UK-Israeli scientist’s algorithm can predict Covid outbreaks 17 days in advance

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UK-Israeli scientist’s algorithm can predict Covid outbreaks 17 days in advance

Prof. Michael Edelstein's complex technology involves the monitoring of Google searches to forecast where and when coronavirus cases will flare up more than two weeks in advance

A nurse holds a phial containing the Pfizer-BioNTech Covid-19.
A nurse holds a phial containing the Pfizer-BioNTech Covid-19.

An algorithm developed by a British-Israeli can now predict which English towns are headed for a COVID-19 outbreak, more than 2 weeks before it happens.

The complex technology, built by epidemiologist, Professor Michael Edelstein, monitors Google searches to help English health officials detect such outbreaks 17 days ahead.

The journal Nature Digital Medicine said that England’s success in getting ahead was by using the algorithm, which has been taught what terms people search for when they begin to feel symptoms of the virus. Yet the data analysis doesn’t compromise privacy, as no personal search information is delivered to researchers. The tech has been tested and proved to work in Italy, Australia and South Africa.

Professor Edelstein, who began developing the tech alongside a team from University College London, before moving to Israel to take up an academic post at Bar Ilan University’s medicine faculty, said that “our best chance of tackling health emergencies such as the COVID-19 pandemic is to detect them early in order to act early.”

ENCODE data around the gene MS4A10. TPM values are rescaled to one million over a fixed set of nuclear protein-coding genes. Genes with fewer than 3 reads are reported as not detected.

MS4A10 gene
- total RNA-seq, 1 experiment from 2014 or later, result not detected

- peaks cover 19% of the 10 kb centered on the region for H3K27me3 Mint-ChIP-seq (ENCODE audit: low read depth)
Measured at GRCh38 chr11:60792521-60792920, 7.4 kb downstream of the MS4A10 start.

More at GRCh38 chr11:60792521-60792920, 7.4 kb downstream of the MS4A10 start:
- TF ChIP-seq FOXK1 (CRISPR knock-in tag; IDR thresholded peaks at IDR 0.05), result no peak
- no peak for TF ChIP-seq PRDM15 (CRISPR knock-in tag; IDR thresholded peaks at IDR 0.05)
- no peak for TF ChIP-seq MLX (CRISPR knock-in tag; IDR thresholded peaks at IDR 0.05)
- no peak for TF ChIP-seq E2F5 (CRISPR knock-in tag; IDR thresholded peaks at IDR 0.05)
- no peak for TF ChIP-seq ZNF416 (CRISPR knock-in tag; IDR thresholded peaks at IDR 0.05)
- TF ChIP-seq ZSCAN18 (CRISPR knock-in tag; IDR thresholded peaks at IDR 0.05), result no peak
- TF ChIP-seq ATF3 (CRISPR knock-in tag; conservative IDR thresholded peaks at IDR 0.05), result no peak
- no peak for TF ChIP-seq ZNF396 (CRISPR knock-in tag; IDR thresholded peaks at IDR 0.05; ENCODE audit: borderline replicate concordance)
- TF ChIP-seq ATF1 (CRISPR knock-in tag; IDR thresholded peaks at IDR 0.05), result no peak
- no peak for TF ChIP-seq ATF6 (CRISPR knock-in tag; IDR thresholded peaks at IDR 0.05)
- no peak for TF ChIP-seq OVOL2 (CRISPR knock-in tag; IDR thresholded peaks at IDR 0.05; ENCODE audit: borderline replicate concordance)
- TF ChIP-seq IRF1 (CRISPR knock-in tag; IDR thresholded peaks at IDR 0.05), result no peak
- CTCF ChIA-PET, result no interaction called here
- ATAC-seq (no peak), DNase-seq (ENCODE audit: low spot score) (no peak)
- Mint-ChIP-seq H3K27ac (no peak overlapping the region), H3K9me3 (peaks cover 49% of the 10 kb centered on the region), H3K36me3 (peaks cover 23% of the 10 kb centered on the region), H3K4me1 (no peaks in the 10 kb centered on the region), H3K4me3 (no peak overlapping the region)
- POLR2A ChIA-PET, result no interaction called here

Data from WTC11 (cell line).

Michael Edelstein

Edelstein, who was a senior official at Public Health England when he started the project, told The Times of Israel that the algorithm works by taking “clinical reports from cases of COVID and see what symptoms people report. You look at what symptoms they are concerned about, and see how exactly they describe the symptoms when searching. You can then use those search terms to see when COVID is likely to rise.”

“We then found ways to remove what we call the ‘noise,’ like searches that are related to news coverage rather than people feeling unwell. We applied the algorithm in countries that are ahead of others in outbreak progression and compared them to those that are behind, which gave us more information. What we got in the end is a very good predictor of places where COVID cases are set to rise in about two weeks’ time.”

He believes that the algorithm’s success shows that “using innovative approaches to disease detection such as analysing internet search activity to complement established approaches is the best way to identify outbreaks early.”

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